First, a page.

Picture from the Vac From The Sea Exhibits. Vacuums and plastic artefacts toured premium museums around the world. Including Da Vinci National Museum, Italy.

Vac From The Sea making the front cover of Electrolux global Annual Report. The project is used to showcase the company's environmental strategy in action.

The media earned came from all sorts of global media. By listening carefully to environmental groups and local ambassadors when developing the concept, the project appealed to media all over the board. From environmental media to advertising press and consumer media.

In-Store Point of Sales material.

In-Store Point of Sales material.

It is not every day a product launch for a vacuum cleaner accepts an award from the Secretary-General.

1938-Audi-Typ-D-lg.jpg

One Blog. 15 Million Impressions.


One Blog. 15 Million Impressions.


AUDI

CARWINISM

Selected Honors: Cannes Lions PR Gold, Audi Global Brand Award, Sabre Awards

When Audi Sweden was looking to get buzz for their 100-Year Anniversary, the global car industry was facing its worst crisis ever. The national symbols, Saab and Volvo, faced bankruptcy and thousands of jobs were in jeopardy. A German import that was celebrating itself would not earn any attention in this media environment.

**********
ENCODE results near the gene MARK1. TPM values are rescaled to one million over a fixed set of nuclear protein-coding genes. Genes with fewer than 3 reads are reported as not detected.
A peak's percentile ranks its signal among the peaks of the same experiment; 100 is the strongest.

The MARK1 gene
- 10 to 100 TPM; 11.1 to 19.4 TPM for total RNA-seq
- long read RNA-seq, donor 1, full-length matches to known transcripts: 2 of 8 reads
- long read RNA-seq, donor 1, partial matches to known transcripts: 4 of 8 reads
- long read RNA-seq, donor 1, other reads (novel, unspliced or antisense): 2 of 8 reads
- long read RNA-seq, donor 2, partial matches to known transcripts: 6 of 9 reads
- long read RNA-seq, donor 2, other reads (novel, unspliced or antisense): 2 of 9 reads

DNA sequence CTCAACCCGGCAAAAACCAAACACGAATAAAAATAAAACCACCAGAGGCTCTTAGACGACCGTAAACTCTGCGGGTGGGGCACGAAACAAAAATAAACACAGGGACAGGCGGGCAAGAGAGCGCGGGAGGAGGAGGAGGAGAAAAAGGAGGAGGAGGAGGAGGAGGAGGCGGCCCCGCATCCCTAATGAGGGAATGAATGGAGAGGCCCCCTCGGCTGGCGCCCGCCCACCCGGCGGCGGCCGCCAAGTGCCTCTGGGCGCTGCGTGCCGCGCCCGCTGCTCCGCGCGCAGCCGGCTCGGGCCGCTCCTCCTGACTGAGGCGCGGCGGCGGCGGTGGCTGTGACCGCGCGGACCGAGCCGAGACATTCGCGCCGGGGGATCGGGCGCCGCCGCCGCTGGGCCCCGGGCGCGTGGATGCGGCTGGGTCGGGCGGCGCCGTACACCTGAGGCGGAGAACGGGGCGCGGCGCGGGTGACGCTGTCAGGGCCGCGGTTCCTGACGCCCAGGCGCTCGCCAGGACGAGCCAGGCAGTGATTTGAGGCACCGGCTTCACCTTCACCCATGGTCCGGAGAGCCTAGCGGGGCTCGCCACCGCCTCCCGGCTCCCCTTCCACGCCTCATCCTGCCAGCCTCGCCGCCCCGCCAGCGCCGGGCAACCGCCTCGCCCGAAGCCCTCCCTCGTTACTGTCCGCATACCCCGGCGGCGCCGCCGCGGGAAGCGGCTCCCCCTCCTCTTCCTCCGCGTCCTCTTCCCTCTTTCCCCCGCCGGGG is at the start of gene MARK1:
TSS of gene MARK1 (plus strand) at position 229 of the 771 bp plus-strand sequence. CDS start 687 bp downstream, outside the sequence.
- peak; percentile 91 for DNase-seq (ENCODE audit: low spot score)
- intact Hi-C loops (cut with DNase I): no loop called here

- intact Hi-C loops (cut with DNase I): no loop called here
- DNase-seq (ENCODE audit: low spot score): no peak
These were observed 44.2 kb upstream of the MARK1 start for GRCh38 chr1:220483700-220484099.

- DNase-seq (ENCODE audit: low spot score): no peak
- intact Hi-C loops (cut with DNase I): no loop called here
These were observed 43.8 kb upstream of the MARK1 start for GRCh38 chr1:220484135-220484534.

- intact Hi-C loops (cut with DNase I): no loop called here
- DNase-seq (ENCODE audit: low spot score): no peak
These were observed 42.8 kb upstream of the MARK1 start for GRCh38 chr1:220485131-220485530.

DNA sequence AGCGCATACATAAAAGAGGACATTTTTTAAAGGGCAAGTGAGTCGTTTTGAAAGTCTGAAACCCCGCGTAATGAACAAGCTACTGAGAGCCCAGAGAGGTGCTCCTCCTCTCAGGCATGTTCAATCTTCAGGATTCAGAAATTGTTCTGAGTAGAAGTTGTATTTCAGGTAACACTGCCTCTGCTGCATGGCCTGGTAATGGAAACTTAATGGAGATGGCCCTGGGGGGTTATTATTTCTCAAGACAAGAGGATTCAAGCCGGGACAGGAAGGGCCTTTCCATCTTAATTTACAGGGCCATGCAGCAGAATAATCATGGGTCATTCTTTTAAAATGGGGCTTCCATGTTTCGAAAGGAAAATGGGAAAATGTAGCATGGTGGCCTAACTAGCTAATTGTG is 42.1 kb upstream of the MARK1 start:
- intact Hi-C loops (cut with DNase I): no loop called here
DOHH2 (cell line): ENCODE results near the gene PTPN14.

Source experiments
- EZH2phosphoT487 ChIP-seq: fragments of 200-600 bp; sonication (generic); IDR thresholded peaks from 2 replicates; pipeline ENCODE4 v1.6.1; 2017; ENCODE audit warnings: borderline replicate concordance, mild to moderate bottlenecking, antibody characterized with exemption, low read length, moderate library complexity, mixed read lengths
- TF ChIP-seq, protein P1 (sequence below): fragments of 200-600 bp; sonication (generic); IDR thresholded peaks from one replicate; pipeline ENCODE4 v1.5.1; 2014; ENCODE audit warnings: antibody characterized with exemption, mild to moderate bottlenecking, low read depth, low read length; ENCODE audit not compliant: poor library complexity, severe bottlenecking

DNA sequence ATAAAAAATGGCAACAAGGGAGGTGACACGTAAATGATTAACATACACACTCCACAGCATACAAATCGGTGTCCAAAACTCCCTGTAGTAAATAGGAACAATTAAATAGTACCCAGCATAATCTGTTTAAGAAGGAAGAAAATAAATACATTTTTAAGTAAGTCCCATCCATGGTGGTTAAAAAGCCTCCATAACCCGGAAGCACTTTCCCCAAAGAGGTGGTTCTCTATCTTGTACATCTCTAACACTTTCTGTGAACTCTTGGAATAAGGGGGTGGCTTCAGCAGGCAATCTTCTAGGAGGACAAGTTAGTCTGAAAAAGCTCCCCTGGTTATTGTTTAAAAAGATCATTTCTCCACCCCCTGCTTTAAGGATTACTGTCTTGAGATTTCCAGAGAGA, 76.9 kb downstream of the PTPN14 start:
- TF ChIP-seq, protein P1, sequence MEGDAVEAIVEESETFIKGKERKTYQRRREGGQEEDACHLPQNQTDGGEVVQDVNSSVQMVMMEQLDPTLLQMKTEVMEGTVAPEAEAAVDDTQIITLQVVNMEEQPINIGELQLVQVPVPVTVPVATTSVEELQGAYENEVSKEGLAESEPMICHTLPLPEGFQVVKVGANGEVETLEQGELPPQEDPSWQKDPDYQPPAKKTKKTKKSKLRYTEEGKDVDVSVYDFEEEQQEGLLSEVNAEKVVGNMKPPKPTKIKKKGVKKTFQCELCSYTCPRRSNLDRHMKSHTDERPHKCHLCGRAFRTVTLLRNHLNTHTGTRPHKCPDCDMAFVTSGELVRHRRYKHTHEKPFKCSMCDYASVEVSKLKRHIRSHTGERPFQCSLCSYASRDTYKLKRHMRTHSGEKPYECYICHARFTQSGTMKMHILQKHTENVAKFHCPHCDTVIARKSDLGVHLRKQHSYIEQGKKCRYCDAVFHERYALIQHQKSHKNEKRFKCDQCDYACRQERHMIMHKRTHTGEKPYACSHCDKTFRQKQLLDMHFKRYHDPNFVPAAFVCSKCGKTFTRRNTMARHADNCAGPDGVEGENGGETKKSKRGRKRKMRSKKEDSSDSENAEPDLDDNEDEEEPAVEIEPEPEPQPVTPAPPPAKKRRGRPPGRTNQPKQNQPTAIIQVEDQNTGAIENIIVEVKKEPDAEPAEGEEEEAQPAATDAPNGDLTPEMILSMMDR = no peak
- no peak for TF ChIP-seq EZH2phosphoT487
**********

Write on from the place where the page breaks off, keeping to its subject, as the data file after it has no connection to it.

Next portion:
The solution was to have the market-leader celebrate the car industry as a whole. To make it topical to people beyond car magazines, Audi tapped into the Charles Darwin anniversary the same year. Carwinism, the evolution theory for cars, was born. It was written in the form of a blog by contributors from the Nobel Prize Jury, academia, industry design and environmental research. The content generated news stories that catered to all media segments imaginable. It won best PR Project of the year in Audi's own global award show.

Blog graphic: "Evolution of the windscreen"

Blog graphic: "Evolution of the steeringwheel"

Blog graphic: "Evolution of the headlight". At the time Audi had pioneered LED headlights, so creating stories for online and media about LED's promoted Audi tech while telling the story of headlight evolution.

The Carwinism blog became the go to source for car journalists and business writers who's job it was to make sense of the car crisis. Which resulted in a lot of earned media for Audi and re-affirmed its technology leadership.

This is a graphic from the Carwinism blog, also used as news-graphic. It shows how milestones for women's liberation coincide with car designs and car technology that seek to attract female buyers. For example, 7 years after "The Other Sex" is publicized, Dodge launches its "La Femme" model. 

Proud_Wolf B_2.jpg

One Video. +200 News Stories.


One Video. +200 News Stories.


NCAI

PROUD TO BE

Selected Honors: Think LA! 

Sometimes I join a team that’s already executing an idea and help them blow it up. In this case, the agency team had created a powerful spot that sought to personalize the debate over Washington's professional football's team’s use of the derogatory word "Redskin." The media-budget was zero. A YouTube clip was made from stock photos.